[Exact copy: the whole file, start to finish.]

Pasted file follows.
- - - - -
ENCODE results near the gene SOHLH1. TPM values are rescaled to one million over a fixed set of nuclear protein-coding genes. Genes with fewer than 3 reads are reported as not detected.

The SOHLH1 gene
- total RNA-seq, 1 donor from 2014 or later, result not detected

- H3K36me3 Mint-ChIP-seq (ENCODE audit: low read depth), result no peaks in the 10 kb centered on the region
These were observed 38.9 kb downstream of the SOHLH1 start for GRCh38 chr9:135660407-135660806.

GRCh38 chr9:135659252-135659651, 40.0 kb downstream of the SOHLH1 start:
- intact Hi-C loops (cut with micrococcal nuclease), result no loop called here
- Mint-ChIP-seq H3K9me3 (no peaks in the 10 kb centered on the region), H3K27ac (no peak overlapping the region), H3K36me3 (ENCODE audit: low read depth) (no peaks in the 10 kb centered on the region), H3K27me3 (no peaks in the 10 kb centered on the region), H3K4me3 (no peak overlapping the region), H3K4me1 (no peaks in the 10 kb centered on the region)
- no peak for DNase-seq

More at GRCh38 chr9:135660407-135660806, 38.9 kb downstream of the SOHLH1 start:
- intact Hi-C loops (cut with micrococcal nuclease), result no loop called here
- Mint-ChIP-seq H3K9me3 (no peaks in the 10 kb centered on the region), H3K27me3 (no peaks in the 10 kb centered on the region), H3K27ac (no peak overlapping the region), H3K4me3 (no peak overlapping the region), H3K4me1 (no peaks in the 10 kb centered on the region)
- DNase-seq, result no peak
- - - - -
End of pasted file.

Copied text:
ENCODE results near the gene SOHLH1. TPM values are rescaled to one million over a fixed set of nuclear protein-coding genes. Genes with fewer than 3 reads are reported as not detected.

The SOHLH1 gene
- total RNA-seq, 1 donor from 2014 or later, result not detected

- H3K36me3 Mint-ChIP-seq (ENCODE audit: low read depth), result no peaks in the 10 kb centered on the region
These were observed 38.9 kb downstream of the SOHLH1 start for GRCh38 chr9:135660407-135660806.

GRCh38 chr9:135659252-135659651, 40.0 kb downstream of the SOHLH1 start:
- intact Hi-C loops (cut with micrococcal nuclease), result no loop called here
- Mint-ChIP-seq H3K9me3 (no peaks in the 10 kb centered on the region), H3K27ac (no peak overlapping the region), H3K36me3 (ENCODE audit: low read depth) (no peaks in the 10 kb centered on the region), H3K27me3 (no peaks in the 10 kb centered on the region), H3K4me3 (no peak overlapping the region), H3K4me1 (no peaks in the 10 kb centered on the region)
- no peak for DNase-seq

More at GRCh38 chr9:135660407-135660806, 38.9 kb downstream of the SOHLH1 start:
- intact Hi-C loops (cut with micrococcal nuclease), result no loop called here
- Mint-ChIP-seq H3K9me3 (no peaks in the 10 kb centered on the region), H3K27me3 (no peaks in the 10 kb centered on the region), H3K27ac (no peak overlapping the region), H3K4me3 (no peak overlapping the region), H3K4me1 (no peaks in the 10 kb centered on the region)
- DNase-seq, result no peak